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Normally Quiet NASA Comes Roaring to Life After Catastrophic Failure of Chinese Rocket, Scorches the Communist Nation

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After NASA rebuked China over the uncontrolled re-entry of a 23-ton piece of space junk, China turned and slammed the U.S.

On Sunday, China’s Long March 5B rocket booster, which had been orbiting Earth for more than a week, returned to Earth. Much of the rocket burned up in the atmosphere, with the rest landing in the Indian Ocean west of the Maldives

The splashdown ended days of speculation and worry that the rocket, which was in uncontrolled re-entry could hit a populated area.

NASA Administrator Sen. Bill Nelson rebuked China in a statement posted on NASA’s website.


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“Spacefaring nations must minimize the risks to people and property on Earth of re-entries of space objects and maximize transparency regarding those operations,” he said. “It is clear that China is failing to meet responsible standards regarding their space debris.

“It is critical that China and all spacefaring nations and commercial entities act responsibly and transparently in space to ensure the safety, stability, security, and long-term sustainability of outer space activities,” he said.

China’s state-run Global Times fired back on the government’s behalf.

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“Their hype and smears were in vain,” the newspaper, editorialized. It accused NASA and American scientists of “acting against their conscience” and being “anti-intellectual.”

“These people are jealous of China’s rapid progress in space technology,” the paper said, according to CNN. “Some of [them] even try to use the noises they made to obstruct and interfere with China’s future intensive launches for the construction of its space station.”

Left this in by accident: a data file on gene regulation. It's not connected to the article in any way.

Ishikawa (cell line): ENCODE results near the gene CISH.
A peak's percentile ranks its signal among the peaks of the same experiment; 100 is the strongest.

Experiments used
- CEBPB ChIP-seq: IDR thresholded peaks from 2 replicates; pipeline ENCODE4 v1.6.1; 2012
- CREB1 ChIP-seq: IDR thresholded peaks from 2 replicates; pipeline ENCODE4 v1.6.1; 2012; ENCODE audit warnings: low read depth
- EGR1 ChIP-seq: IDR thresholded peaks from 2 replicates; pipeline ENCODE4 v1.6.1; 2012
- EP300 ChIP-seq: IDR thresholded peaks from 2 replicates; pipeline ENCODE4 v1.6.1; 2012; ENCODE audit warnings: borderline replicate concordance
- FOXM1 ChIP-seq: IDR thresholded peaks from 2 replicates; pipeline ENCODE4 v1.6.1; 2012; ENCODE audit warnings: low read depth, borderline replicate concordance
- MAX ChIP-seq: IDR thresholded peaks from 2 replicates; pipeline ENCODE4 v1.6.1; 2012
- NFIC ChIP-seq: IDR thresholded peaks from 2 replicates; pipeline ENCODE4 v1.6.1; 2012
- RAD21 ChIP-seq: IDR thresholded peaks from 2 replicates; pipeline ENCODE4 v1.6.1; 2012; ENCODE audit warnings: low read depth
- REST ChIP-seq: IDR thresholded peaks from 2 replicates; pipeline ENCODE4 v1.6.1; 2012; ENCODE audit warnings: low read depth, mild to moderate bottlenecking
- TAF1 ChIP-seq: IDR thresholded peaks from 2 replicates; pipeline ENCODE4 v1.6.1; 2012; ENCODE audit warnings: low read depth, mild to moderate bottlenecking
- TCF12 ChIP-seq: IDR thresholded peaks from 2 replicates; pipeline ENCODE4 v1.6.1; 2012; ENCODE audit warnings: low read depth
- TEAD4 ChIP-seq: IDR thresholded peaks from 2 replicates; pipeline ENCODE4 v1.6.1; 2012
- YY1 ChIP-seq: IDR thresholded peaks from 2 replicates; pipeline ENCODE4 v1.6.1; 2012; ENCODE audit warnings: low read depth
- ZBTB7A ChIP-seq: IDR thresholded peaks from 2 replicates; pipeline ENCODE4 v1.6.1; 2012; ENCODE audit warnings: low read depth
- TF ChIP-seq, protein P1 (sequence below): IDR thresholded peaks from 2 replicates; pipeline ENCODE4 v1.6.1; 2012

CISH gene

Those launches could pose the same safety issues as this one, according to one expert.

At least two of the 10 missions China has planned to put all pieces of its space station in orbit will use Long March 5B rockets.

“We can expect a similar situation for the next two launches or how many they will do with Long March 5B,” said Thomas Reiter, an astronaut and the interagency coordinator for the European Space Agency, according to Business Insider.


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This would “be not very good,” Reiter said.

“Every time they will launch another module to the station, we would have to look up and try to find out where this object might enter,” Reiter said.

Reiter said China has not shared any plans for future launches with the international community.

“I just don’t know why they were driven to put this huge 33-meter, five-meter-diameter core stage into orbit. It’s very unusual,” he said.

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